More disturbing was the fan page promotion through FB (paid "Likes" in my own words). $10 budget per day over 3 days; reach = 3,000+; total likes 34. What disturbed me though was when I would go to the profile page of the users who "liked" the fan page as a result of the promotion, many of the user profiles did not appear to be legit. Moreover, the majority of these users who liked the page had a single facebook post in their entire facebook timeline. As unlikely as it is that of ~30 paid likes nearly all were were inactive facebook users who were otherwise compelled to interact with my paid promotion, it is equally unlikely that facebook would be so brazen in committing fraud on advertisers by creating and managing fake accounts to click paid promotion/ads which could easily be proven. Nevertheless is begs the question what are these accounts (fake, bots, ect...) and who controls them and why?

austenallred 19 hours ago 2 replies      
This is a single campaign, and a single test, with one set of variables. Concluding something overreaching like "Facebook CPC ads don't work" after a test like that is like saying, "I tried mixing two chemicals, and there was no reaction, chemicals must not cause reactions."

Think of it like a computer program. If 99% of the program is right but one thing is broken, the entire thing won't work. Marketing is, in a lot of respects, the same way. You can be missing one single variable and your entire campaign falls apart.

Look at all of the variables in this campaign - title, image, targeting options, whether you do sidebar ads, newsfeed ads, or mobile newsfeed, and most importantly the product/service offered on the other side (not to mention the conversion rate of the specific landing pages). Apparently this campaign wasn't profitable, but I run a half dozen profitable campaigns on Facebook at any given time (most of them CPC), and I know people who spend $10,000/day on Facebook ads.

Facebook ads do work under the right circumstances. Concluding that they don't after one try is a little absurd.

netcan 19 hours ago 1 reply      
I don't know about the bot/fraud accusation, but do not listen to the conclusion here. Those bounce rates are not the overall average and it's irrelevant anyway. With any online advertising you need to track conversions. Optimize & spend based on those, not based on hearsay or anecdotes. Hearsay and anecdotes are for deciding to try it and Facebook is so big that you should try it anyway.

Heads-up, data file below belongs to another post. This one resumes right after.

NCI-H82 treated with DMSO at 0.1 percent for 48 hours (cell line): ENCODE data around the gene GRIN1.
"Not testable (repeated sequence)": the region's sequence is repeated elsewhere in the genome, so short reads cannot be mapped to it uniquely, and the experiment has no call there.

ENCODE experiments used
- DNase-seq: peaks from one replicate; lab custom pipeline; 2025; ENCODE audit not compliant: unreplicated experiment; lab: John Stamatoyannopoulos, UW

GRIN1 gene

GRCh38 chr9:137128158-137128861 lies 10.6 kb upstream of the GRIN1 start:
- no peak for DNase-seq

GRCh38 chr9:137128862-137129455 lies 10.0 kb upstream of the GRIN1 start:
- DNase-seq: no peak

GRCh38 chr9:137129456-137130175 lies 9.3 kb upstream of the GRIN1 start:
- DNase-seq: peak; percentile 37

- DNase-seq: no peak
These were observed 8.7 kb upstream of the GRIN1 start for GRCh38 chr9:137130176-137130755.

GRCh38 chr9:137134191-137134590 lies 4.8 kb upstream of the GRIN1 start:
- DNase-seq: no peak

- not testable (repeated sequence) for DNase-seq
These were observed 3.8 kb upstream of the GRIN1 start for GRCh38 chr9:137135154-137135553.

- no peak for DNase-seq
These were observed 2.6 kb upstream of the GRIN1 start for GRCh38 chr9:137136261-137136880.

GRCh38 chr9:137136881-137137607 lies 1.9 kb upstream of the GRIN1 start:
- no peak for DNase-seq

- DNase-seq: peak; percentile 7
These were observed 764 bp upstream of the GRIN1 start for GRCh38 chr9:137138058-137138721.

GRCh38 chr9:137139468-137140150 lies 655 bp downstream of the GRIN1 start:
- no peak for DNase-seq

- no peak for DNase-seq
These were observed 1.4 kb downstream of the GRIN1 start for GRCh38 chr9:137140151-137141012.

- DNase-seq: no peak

There are unlimited examples of failed advertising campaigns on every single medium where failure can be seen measured. Most campaigns fail. They are a cost of doing business. Generalizing based on those would be very mistaken. Facebook is a new but giant ad program. The tools are still rough and "best practices" are even rougher. The consultants...

That doesn't mean that good campaigns can't be run on facebook. Facebook allows campaigns to be run that would be impossible to run anywhere else. In some cases the ROI is ridiculous. In others it's one of few things that works.

The number one reason for all these Facebook sux rants seems to be "it's not adwords." People want their adwords campaign to work on Facebook. If Coca Cola wanted to tell you that they're "the real thing" on adwords, it would be an uphill battle. A budget app on Facebook might be hard going on fb. Maybe not impossible, but it's a squeeze.

If you want to advertise a local children's art exhibition taking place this weekend, Facebook ads will work like magic. 'Friends of friends of the gallery who live close by and have kids.' There is no other platform that gives you anywhere near the reach, relevance and context that FB gives you for a campaign like that. I would expect the "ROI" to be under a dollar per physical ass-through-door.

babs474 19 hours ago 1 reply      
I made this comment the other day in a thread about children accidentally clicking on google display ads, but I think it also applies here. The problem is measuring the effectiveness of early funnel ads from clicks.

Here is a good presentation from the quantcast guys about the "natural born clicker" problem. The people clicking on your display ad are probably anything but actual potential customers.

Clicks is just an easy holdover metric from the paid search side of digital advertising. It doesn't make sense in the context of early funnel ads. You need to measure the effect your display ads are having on your purchasing endpoints. Which is what the whole cross channel attribution industry is about.

Its quite possible your are getting good value from facebook ads, you've just inadvertently focused in on the worst subpopulation, the clickers.


kposehn 17 hours ago 3 replies      
The problem with the article is that the author draws a conclusion with far too little data, akin to signing up for NetFlix and saying it is a terrible service when the first movie doesn't buffer fast enough.

I've spent mid six-figures on Facebook CPC ads over the last several years and can definitively say that they work very, very well - depending on your use case. Mine is not the OP's use case (though I've sold a metric a-ton of SaaS on FB).

I advise everyone here thinking about FB ads to do the following:

- If you try it, dedicate a serious amount of money. Nothing less than $500 will suffice as you need to get statistically significant data across all your targeting sets.

- Focus very narrowly on your target market. Trying women age 22-29? Do that in your metro area only. Keep your targeting sets small so you have fewer variables to contend with.

- Don't lose your nerve. If you give up too quickly you'll know nothing.

Finally, I do understand the OP's frustration with click numbers from FB vs. GA. Don't let it get you down, as this is common on every platform. Optimize for your actual logged data and you'll profit.

unreal37 20 hours ago 2 replies